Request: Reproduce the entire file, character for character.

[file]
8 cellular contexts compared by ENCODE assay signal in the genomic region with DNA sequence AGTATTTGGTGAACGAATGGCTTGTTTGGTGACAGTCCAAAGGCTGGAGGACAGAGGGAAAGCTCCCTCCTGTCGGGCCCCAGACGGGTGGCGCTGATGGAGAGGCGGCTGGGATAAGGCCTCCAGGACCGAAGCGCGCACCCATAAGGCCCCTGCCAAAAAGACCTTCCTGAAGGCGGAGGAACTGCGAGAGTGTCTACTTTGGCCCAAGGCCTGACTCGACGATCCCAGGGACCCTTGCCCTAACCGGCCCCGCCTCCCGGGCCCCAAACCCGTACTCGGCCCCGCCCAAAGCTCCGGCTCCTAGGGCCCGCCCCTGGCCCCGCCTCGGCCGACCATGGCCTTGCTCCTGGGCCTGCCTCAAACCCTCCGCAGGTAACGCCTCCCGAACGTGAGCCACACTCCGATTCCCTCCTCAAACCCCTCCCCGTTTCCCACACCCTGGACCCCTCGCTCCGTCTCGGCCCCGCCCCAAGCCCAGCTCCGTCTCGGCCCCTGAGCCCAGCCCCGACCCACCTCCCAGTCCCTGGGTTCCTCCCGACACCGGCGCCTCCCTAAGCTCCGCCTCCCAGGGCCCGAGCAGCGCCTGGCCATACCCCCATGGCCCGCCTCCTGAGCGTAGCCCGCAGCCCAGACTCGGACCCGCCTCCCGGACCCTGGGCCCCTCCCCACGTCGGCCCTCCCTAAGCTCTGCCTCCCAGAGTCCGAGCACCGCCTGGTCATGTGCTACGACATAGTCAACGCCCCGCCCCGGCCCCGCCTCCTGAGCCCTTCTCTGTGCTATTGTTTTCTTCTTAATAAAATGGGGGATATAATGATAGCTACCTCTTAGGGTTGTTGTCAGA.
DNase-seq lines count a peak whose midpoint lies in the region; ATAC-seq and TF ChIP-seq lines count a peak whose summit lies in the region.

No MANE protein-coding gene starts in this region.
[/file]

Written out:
8 cellular contexts compared by ENCODE assay signal in the genomic region with DNA sequence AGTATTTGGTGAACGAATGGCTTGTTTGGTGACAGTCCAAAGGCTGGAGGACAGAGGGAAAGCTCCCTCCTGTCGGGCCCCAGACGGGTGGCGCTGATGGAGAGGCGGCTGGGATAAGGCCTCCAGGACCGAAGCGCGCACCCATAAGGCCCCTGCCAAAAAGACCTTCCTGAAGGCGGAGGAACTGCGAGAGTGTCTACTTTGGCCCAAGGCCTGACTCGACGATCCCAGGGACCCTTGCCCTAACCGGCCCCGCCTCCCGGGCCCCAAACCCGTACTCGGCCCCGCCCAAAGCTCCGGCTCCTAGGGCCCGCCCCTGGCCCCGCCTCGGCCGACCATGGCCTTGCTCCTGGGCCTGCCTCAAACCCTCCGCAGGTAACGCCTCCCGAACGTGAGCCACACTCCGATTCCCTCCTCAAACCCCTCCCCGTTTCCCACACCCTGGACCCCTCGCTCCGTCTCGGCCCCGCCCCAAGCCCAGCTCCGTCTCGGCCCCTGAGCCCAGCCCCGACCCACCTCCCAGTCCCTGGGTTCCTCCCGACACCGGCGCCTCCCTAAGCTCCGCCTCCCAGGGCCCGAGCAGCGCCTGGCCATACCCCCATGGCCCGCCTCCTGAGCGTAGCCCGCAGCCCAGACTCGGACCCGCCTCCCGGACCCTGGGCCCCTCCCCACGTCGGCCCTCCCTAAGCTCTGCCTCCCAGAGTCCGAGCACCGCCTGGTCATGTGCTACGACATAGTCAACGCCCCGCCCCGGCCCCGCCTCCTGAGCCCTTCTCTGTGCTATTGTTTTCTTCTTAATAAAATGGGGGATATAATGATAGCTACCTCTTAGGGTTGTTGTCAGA.
DNase-seq lines count a peak whose midpoint lies in the region; ATAC-seq and TF ChIP-seq lines count a peak whose summit lies in the region.

No MANE protein-coding gene starts in this region.